Date Thesis Awarded
Honors Thesis -- Access Restricted On-Campus Only
Bachelors of Science (BS)
Embryonic development occurs through the cooperation of complex pathways that govern processes of cell proliferation and differentiation. Reactive oxygen species (ROS) play a crucial role in development because while some processes of oxidative stress are necessary for proper development, an overabundance of oxidative stress can harm the embryo. Through transcription of antioxidant genes, oxidative stress is regulated within the embryo. One such gene, Oxidative Stress Induced Growth Inhibitor 1 (Osgin1) has been shown to be upregulated in response to ROS. In order to understand the roles of this gene in embryonic development and tissue repair, whole mount in situ hybridization was performed to study spatiotemporal expression patterns. My data suggests a possible role for Osgin1 in neurodifferentiation and embryonic development.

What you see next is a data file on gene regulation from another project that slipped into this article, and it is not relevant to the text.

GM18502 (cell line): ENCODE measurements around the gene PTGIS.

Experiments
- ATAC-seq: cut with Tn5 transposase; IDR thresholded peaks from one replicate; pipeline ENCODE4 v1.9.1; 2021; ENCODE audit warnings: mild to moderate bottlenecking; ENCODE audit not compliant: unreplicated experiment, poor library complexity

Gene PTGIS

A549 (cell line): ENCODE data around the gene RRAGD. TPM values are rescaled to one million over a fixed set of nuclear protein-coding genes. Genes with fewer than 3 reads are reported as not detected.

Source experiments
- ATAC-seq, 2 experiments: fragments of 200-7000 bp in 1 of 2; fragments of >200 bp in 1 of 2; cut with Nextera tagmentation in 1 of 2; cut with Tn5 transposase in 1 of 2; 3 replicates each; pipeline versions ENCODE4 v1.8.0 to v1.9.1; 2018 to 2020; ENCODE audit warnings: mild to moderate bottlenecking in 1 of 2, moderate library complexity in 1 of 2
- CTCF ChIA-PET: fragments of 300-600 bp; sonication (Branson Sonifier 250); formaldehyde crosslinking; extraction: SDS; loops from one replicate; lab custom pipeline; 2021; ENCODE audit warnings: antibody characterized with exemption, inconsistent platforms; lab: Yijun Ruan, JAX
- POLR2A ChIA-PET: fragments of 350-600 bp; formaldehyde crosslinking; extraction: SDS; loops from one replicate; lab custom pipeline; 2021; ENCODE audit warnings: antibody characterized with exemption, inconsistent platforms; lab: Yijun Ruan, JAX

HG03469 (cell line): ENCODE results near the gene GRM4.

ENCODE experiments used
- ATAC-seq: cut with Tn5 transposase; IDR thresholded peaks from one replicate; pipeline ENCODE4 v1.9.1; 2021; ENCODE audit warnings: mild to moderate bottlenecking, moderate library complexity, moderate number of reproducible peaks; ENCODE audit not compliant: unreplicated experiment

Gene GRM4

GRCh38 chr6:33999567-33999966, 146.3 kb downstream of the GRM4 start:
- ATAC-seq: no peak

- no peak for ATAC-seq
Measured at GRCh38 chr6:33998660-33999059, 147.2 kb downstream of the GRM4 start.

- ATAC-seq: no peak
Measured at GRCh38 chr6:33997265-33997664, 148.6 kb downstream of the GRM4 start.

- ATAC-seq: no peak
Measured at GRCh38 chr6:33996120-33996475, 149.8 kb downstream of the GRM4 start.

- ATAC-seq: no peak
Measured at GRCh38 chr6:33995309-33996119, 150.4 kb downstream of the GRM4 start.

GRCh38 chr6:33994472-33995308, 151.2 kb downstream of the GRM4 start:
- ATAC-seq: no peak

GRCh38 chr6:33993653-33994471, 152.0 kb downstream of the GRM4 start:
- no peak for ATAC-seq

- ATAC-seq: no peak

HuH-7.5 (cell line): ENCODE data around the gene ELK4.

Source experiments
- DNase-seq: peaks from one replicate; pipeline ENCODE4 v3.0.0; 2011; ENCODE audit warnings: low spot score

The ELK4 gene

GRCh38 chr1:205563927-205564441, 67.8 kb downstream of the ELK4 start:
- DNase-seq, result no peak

Patel, Kushali, "Delineating the Role of Osgin1 in Tissue Regeneration and Wound Healing in Xenopus laevis" (2021). Undergraduate Honors Theses. William & Mary. Paper 1741.
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